If Carly Rae Jepsen drops the best pop album of the year in a forest, and no-one is around to hear it, is it actually the best pop album of the year? The short answer to this deeply philosophical musing is, yes...
With dwindling record sales, stale chart offerings, an abundance of TV talent shows and more generic tunes than you can shake a stick at, it does seem...
My relationship with Eurovision has always been ambivalent. There were so many bad memories as well as good ones associated with it... Particularly as the BBC of the time presented their cold face of moral rectitude in censuring me for being named in the divorce case of someone I believed I was engaged to and who turned out to already have a wife. Rolf Harris, his manager, his director and the BBC conspired to have me removed from his TV show in which I was presenting the six Eurovision songs to the viewers. They did not want me to harm his reputation as a family entertainer...
As someone who's owned a recording studio, has been making records professionally for over 13 years, and has played in several touring bands, I realise that an album "by a cat" must seem absurd. But as with everything that involves BUB, the project came about organically and seemingly out of thin air (or directly from BUB's mind)...
One thing you must never ever do when you have the privilege of running a channel like Sky Arts is talk nonsense. This is the number one rule of running an arts channel, with the addendum that you must be able to stroke your beardy chin and say something frighteningly clever and well informed about everything you see, no matter how bad it might be.
Since starting this project, some commentators have put it to me that women-only shows are the answer. I do not agree, for numerous reasons. I am not an economist, or schooled in the music business, but how would the cost of this impact on smaller, independent labels, venues and acts?
Yuletide nostalgia from the BBC - Ed 'Stewpot' Stewart returns on Christmas Day with a special edition of Junior Choice. I remember this well - the only programme that would escape my parents' beeline for the off switch in the mid-70s, when shared frequencies meant accidental exposure to Radio 1.
It may be a cliche, but I believe the best things in life ARE free and are about experiences, not shoes, cars or contouring make up. In this world, unfortunately, we are rarely reminded of how much goodness there is around us just for the taking - the balance is completely skewed.
To be completely honest with you, 2015 hasn't been a vintage year for music has it? Sorry about that!
The Jolly Boys, brought together through their mutual love of football have come together with rock group Jagged Edge to release a charity single they hope will raise thousands of pounds for diabetes charities around the country.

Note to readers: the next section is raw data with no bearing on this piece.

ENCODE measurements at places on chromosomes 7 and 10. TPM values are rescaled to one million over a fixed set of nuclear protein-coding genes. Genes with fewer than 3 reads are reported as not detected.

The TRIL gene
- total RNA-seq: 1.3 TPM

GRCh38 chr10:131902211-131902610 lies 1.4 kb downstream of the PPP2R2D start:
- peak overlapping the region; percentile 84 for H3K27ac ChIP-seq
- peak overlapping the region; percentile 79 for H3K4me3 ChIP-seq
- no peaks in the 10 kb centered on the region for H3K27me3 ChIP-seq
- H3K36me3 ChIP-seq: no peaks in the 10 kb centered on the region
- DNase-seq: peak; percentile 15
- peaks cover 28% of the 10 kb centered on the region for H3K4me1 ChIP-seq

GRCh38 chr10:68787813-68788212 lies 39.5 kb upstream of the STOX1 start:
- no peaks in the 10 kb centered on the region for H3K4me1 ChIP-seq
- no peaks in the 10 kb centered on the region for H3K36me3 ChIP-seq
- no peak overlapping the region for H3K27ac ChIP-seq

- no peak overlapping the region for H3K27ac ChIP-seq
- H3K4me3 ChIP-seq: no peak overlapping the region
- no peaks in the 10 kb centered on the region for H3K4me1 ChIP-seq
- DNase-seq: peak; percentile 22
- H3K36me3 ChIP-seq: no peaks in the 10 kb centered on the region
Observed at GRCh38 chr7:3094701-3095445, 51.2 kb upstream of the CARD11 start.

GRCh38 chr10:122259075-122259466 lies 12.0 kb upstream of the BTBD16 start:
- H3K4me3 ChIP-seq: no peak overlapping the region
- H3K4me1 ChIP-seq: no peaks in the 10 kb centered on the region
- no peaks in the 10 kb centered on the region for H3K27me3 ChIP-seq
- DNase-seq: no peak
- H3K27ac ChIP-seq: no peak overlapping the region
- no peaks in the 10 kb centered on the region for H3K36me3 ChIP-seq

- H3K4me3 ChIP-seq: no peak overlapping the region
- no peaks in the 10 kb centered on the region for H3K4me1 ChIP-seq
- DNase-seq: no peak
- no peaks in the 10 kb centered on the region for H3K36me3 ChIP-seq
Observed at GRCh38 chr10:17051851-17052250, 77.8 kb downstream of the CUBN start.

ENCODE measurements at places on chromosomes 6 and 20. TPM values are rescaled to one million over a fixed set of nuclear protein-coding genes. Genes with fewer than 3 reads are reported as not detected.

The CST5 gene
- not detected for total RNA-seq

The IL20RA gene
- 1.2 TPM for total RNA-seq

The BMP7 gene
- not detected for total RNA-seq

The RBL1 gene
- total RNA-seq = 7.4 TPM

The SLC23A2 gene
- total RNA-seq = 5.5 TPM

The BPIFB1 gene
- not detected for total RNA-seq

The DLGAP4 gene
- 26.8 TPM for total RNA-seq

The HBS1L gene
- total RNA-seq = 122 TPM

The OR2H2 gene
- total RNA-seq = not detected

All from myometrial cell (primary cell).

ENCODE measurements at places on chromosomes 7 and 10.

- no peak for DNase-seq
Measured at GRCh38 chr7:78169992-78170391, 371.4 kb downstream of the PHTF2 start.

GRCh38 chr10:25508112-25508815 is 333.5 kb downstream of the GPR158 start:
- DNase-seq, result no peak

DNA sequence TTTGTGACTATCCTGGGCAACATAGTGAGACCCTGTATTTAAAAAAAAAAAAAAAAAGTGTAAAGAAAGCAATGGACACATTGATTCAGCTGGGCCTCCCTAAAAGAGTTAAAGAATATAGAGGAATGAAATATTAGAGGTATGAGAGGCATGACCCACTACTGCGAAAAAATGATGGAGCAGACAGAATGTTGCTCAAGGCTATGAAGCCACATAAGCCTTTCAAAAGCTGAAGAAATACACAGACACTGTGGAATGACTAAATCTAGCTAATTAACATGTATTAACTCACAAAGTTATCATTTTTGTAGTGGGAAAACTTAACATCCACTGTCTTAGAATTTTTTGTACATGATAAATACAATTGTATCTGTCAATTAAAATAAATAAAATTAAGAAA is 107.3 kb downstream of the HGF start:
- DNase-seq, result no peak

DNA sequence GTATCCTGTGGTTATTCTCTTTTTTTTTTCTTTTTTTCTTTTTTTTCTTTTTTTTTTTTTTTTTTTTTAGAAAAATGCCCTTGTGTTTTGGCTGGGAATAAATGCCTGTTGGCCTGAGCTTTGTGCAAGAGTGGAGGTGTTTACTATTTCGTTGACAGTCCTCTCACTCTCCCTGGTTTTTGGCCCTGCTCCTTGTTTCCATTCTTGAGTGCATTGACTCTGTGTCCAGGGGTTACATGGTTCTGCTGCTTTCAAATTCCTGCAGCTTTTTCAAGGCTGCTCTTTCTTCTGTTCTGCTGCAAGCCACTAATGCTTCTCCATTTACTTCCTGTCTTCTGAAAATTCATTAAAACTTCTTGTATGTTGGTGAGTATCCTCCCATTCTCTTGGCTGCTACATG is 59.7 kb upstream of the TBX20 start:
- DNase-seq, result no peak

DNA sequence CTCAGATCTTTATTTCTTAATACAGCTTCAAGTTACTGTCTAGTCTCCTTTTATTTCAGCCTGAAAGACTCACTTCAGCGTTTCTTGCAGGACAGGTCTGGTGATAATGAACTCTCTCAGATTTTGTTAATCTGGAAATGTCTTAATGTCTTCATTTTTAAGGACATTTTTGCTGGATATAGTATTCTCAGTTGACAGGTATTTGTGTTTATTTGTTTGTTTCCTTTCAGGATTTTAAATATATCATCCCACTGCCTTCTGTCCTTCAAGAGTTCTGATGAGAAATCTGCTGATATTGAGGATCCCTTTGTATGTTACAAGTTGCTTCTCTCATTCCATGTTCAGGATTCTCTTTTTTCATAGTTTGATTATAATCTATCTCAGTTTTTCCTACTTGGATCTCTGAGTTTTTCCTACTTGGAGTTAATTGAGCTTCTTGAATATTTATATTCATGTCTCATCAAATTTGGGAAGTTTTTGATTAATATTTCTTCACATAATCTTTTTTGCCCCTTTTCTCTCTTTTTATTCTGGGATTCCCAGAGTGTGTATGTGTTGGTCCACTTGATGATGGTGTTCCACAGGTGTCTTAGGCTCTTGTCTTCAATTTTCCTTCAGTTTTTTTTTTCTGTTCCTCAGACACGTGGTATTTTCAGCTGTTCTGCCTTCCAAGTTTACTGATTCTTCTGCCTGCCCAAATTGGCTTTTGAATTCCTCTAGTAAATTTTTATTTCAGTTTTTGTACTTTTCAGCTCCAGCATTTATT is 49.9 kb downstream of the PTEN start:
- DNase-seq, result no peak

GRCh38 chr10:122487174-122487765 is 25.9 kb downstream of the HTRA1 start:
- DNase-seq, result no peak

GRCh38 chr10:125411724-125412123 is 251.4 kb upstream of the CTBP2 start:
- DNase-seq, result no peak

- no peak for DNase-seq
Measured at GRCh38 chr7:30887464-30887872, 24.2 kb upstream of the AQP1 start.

I've known two Kanyes in my time. The stage Kanye: Since he burst onto the scene as the intelligent rapper on the block with 2004's College Dropout album, he's transformed into this brilliant, bolshy, self-indulgent caricature - parading around the stage with bravado. And these days he's given himself a promotion to Yeezus status.
Professor Elemental has almost single-handedly made 'chap-hop' famous. It's a wonderful mix of catchy hip-hop tunes and rap done in a classically English accent. His songs brilliantly essay being British, with all its good sides and bad.
You're probably reading this post on a computer or mobile device via a vibrant glow emitted by the screen. So readily available to many of us, light and power only becomes evident in their unexpected absence - the frustration of dead batteries, power outages and darkness. Yet for 622million people in Africa, energy poverty is the norm. Home to one-sixth of the world's population, Africa receives only 4% of the world's energy supply... Inspired by my own childhood I knew that we could electrify Africa now, and we could do it quickly.
In geographical terms, Britain may be small compared to the land mass of many other countries, but what's packed into these islands is a wealth of creative talent. In electronic music, there are a disproportionate number of acts from the UK lighting up the world's stages when you take into account that we're just a fairly insignificant territory off the west coast of Europe.
I thought the combination of cheery-poppy-happy-happy meets brutal death metal was the weirdest thing to hit the headbanging scene in decades. That is until a cross-dressing Australian beef cake wrestler and two diminutive Japanese girls destroyed whatever remained of my WTF-ometer.
Their concert doesn't disappoint: from a simple stage, which consists of perpendicular decks and the artists themselves, they fill the cavernous space of Ally Pally with music and light.